To me, "not lying" doesn't mean coming out to them point-blank. But it does mean that, if one of them asks if you're gay, they deserve the truth. It means that saying "your mother and I are having problems" is legitimate, and if they follow up with "what kinds of problems" a legitimate answer is "Problems she and I have to work on before we discuss them with you."

    So, no, I'm not advocating that you come out - that's your decision. But I am advocating that you always tell them the truth or at the very least tell them that you aren't going to tell them. Especially with a divorce, you need to maintain trust in the relationship. If one kid point-blank asks if you're gay and you say "no" only to come out later (or, luck of lucks, they find out some other way), you've blown any trust you had.

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  3. I do not envy your position one bit. I never had kids, but I was one. My parents divorced when I was about 11, and I remember it being a big secret. I found out from my teacher at school! The secrets only made me feel more embarrassed about the whole situation. I believe that the more honest and open you can be with your kids, the less anguish you will inflict on them in the long run. I know it will be difficult. Maybe if you tried to have some one on one time with each one and tell them separately. It is important to do it sooner rather than later. The longer you wait, the more shame they will feel. And that is one thing you have the capacity to alleviate.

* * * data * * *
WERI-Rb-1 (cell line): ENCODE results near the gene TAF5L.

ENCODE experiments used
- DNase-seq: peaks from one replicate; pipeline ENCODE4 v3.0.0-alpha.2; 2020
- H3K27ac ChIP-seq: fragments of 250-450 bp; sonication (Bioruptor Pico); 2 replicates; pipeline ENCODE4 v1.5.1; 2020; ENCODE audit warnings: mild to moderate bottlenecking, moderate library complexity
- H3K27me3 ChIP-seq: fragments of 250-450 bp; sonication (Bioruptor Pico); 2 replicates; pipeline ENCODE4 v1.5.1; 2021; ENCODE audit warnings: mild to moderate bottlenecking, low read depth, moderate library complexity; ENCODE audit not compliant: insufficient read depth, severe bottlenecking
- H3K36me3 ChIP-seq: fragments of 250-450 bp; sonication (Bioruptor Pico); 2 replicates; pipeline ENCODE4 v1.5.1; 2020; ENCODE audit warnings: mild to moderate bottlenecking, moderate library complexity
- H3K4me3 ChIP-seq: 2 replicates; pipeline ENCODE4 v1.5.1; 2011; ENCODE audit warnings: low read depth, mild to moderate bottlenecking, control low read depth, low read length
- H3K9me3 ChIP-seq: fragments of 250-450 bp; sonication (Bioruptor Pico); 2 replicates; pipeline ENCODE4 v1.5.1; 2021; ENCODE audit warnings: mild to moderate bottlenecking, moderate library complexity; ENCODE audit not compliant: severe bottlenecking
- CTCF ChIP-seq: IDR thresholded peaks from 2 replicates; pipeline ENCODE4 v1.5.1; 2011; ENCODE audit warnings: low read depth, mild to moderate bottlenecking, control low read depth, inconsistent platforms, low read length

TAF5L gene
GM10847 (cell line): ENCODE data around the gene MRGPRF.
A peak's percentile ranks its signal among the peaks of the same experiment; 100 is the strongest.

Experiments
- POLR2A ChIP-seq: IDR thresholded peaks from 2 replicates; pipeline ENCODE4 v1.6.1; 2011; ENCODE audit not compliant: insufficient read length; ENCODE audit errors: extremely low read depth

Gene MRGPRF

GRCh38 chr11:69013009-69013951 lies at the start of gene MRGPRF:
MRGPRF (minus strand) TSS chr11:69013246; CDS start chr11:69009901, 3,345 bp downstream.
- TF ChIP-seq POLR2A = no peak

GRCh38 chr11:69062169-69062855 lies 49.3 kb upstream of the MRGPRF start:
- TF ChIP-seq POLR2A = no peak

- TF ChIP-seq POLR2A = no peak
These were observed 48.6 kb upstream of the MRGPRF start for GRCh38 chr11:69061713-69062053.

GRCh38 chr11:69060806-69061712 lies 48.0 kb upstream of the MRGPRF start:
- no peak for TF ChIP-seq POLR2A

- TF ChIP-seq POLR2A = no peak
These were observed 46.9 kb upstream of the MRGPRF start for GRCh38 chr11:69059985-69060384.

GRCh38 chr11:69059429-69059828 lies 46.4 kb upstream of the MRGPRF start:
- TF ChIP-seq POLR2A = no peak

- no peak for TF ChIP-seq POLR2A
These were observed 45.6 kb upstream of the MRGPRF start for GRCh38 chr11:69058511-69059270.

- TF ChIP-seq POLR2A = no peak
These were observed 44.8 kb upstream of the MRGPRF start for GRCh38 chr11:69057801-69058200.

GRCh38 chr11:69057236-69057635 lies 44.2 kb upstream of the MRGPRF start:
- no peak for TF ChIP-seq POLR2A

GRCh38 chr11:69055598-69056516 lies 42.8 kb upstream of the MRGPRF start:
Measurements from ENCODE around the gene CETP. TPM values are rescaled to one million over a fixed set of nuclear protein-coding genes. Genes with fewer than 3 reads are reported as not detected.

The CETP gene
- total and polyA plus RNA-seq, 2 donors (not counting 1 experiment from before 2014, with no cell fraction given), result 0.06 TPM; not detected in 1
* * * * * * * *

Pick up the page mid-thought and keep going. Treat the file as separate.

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  4. I agree with Austin that you didn't lie, you just didn't tell the kids everything, in this case that you and your wife might split up. But I also agree with Skipper that you shouldn't hide something from your kids for too long. Kids are smart - they probably sense that something is up. My parents lied to me about something when I was seven, and I didn't realize at the time that they were lying, just that they were acting strangely.

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  5. Hey - I'm kinda "humming"...as I just came out to my own two kids in November as a part of my ongoing divorce...the basic premise we've had & been confirmed by councelors & professionals we've consulted is - don't lie - EVER, but its also ok to "dole" things out slowly - so as everyone (Kids included) have time to process each piece of information and there resulting impact on them. At the day - the kids want to basically know "what does this mean to me" - "hows my life going to change"....they are more concerned that they will not be required to choose between mum & dad, or feel like other or the other parent is at fault. In my case being gay was the easiest way for my kids to understand why my wife & I have to split up - but also why both of us can still be best friends....only tell them when you can honestly answer their questions, starting what does it mean to them, who's living where...who's mum & dad seeing or not...when they can expect certain changes....& then take them into a counciling session. After we told our kids, we had them spend the weekend with just us & they saw they we all still get along just fine - there's a lot of peace - do it when you & Gabby are in a good place....Nick, Fort Wayne, IN

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  6. Hi Cameron, I haven't commented here in a while. There's really nothing I can add to the good and thoughtful advice you have already received from other readers, but I do want you to know I'm rooting for you as you find your way through all this.